Two days ago, Manhunt Singapore 2014 (senior category) finalist Andrew Ang’s heart swelled with joy when his eight-year-old son passed him his car keys.
This may seem run-of-the-mill to most parents, but for Mr Ang, it was a clear sign that his child Alex wanted to communicate with him. Six years ago, the boy was diagnosed with severe autism.
Autism is a neurodevelopmental disorder characterised by impaired social interaction, verbal and non-verbal communication, and by restricted and repetitive behaviour.
Since then, Mr Ang, a 41-year-old businessman, has been worrying for his son.
He hopes his son, the middle child of his three children, can one day lead an independent life.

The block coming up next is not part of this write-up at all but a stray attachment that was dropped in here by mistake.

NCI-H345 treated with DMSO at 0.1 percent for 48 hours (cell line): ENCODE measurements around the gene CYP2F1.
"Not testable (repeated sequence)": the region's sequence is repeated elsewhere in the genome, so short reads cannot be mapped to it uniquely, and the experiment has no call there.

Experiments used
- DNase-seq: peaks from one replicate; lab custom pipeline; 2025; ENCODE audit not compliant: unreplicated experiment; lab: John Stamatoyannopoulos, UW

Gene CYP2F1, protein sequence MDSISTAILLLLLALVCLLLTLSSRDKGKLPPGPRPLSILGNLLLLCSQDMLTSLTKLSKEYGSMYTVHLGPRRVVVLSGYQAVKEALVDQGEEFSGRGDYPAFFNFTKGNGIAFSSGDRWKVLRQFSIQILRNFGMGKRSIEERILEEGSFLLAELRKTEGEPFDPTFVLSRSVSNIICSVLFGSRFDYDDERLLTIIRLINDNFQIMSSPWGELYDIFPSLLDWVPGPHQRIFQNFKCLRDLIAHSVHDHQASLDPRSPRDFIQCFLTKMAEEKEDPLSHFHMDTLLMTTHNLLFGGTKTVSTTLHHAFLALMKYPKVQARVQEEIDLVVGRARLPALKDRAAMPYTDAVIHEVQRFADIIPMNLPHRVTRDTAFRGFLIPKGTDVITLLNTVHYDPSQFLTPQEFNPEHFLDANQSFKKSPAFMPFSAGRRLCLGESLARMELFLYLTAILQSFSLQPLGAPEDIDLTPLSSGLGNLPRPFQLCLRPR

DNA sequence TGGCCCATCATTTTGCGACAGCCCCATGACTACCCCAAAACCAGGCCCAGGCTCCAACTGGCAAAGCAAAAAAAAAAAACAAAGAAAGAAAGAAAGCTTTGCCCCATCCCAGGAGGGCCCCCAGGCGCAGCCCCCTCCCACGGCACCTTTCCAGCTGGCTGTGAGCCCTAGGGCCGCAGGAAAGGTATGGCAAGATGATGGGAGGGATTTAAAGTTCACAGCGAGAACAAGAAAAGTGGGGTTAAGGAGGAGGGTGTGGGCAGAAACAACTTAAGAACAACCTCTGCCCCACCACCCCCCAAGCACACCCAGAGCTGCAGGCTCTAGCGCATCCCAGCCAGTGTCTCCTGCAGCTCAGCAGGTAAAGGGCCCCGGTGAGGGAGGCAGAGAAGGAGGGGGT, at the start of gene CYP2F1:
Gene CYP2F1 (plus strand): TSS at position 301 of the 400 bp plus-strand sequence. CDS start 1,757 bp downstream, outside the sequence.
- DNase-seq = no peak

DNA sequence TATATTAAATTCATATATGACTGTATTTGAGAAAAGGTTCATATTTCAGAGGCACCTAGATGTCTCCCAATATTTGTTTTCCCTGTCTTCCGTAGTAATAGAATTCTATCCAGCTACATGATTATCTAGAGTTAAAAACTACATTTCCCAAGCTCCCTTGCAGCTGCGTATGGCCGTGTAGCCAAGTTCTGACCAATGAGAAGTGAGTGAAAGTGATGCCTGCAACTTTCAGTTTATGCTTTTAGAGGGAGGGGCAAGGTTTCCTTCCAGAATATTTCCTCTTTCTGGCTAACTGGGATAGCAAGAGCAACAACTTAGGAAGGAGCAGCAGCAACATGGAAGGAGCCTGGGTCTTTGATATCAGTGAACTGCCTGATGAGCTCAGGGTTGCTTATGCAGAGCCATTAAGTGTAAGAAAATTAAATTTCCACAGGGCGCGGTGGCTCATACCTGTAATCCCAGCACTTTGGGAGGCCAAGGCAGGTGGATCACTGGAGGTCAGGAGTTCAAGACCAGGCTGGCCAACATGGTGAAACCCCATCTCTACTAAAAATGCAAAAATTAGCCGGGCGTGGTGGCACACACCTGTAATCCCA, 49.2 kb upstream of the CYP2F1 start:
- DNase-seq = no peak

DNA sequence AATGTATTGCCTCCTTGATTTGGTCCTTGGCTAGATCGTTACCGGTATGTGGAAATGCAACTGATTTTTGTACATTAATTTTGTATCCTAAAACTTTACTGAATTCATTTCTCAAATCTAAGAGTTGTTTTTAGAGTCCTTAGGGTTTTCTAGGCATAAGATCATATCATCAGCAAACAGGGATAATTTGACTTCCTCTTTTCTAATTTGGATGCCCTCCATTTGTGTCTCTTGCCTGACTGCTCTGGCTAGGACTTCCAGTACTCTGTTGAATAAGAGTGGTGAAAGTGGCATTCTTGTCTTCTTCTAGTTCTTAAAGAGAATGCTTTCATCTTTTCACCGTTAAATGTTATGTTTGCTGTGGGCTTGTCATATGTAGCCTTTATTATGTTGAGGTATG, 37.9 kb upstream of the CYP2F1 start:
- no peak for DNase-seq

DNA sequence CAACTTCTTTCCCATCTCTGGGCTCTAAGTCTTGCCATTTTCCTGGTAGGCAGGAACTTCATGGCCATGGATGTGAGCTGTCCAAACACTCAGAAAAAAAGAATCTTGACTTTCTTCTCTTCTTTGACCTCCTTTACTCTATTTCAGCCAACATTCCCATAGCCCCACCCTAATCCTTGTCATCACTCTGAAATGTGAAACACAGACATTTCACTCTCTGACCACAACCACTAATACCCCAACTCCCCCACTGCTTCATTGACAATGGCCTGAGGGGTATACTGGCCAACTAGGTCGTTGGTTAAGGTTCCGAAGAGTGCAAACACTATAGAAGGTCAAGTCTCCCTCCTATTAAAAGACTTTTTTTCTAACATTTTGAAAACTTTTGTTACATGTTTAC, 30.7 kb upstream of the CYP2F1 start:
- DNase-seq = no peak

His oldest child, a daughter, 10, has had open heart surgery for congenital heart disease, which is a problem with the heart’s structure and function that is present at birth.
Mr Ang, who is 1.73m tall and weighs 65kg, said he joined Manhunt this year to be an inspiration to his children.
His message to them: No matter how tough it gets, don’t ever give up.
He told The New Paper: “When Alex was diagnosed, it was very difficult for us. We had no idea what was going on so we had to seek help.
“The one-to-one therapy, which has cost us $4,000 every month for the last six years, has helped a lot.”
Mr Ang recalled that two days ago, he had left his house only to realise he had forgotten his car keys.
So he went back to get them and Alex, who was there when he opened the door, passed the keys to him.
Said Mr Ang: “I was stunned. I didn’t know that he could communicate with me. To other parents, this is such a simple thing. But to me, this means he’s actually seeing some light and knows what’s going on.
“I hope my son can take of himself when I’m gone.